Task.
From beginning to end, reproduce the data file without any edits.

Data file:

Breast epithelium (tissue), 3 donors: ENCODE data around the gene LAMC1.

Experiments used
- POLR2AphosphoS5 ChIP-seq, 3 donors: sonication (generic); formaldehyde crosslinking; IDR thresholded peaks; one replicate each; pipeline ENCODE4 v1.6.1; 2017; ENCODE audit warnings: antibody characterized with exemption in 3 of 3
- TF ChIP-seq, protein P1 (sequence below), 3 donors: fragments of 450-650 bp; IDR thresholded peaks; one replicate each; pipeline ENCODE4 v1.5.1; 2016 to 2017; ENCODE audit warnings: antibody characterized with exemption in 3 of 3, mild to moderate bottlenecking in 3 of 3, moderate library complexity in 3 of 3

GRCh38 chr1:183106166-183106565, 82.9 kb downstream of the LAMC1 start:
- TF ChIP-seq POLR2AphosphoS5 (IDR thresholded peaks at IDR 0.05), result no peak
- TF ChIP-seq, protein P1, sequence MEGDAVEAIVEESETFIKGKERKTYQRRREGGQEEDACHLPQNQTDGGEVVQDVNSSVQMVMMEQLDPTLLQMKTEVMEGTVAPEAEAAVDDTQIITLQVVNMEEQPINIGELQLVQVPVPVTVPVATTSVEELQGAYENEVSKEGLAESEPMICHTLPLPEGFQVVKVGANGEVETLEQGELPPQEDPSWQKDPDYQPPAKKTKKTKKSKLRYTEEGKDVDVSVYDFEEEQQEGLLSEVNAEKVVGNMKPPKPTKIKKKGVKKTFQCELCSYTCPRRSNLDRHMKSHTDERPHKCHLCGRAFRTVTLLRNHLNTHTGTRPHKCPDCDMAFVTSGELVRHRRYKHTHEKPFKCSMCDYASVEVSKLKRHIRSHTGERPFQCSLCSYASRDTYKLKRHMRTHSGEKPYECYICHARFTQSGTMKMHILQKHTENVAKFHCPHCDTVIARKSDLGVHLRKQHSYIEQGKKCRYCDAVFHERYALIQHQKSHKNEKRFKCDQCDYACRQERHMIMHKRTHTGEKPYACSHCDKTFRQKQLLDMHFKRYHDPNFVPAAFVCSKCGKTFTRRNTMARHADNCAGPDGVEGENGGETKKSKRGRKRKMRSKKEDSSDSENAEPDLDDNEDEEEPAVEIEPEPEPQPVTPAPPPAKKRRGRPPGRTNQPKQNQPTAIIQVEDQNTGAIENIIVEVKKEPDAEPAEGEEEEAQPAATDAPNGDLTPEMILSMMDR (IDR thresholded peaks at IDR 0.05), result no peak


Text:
Breast epithelium (tissue), 3 donors: ENCODE data around the gene LAMC1.

Experiments used
- POLR2AphosphoS5 ChIP-seq, 3 donors: sonication (generic); formaldehyde crosslinking; IDR thresholded peaks; one replicate each; pipeline ENCODE4 v1.6.1; 2017; ENCODE audit warnings: antibody characterized with exemption in 3 of 3
- TF ChIP-seq, protein P1 (sequence below), 3 donors: fragments of 450-650 bp; IDR thresholded peaks; one replicate each; pipeline ENCODE4 v1.5.1; 2016 to 2017; ENCODE audit warnings: antibody characterized with exemption in 3 of 3, mild to moderate bottlenecking in 3 of 3, moderate library complexity in 3 of 3

GRCh38 chr1:183106166-183106565, 82.9 kb downstream of the LAMC1 start:
- TF ChIP-seq POLR2AphosphoS5 (IDR thresholded peaks at IDR 0.05), result no peak
- TF ChIP-seq, protein P1, sequence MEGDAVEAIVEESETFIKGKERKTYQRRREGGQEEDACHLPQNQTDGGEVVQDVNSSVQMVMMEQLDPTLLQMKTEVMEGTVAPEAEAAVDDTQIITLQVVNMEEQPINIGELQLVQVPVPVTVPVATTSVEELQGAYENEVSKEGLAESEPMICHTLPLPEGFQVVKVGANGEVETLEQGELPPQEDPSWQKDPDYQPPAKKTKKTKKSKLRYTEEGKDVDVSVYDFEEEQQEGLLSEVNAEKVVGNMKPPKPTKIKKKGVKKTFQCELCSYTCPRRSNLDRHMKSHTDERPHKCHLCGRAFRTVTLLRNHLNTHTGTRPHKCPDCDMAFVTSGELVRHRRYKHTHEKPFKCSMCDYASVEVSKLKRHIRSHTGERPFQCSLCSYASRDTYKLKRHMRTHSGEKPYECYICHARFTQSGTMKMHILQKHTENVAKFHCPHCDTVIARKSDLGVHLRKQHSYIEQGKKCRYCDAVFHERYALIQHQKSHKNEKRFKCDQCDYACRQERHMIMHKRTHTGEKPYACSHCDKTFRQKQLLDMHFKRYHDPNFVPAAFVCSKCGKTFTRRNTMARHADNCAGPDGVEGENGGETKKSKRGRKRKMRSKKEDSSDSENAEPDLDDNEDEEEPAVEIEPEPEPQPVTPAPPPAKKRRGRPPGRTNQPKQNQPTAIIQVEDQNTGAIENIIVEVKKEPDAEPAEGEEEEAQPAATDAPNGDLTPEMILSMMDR (IDR thresholded peaks at IDR 0.05), result no peak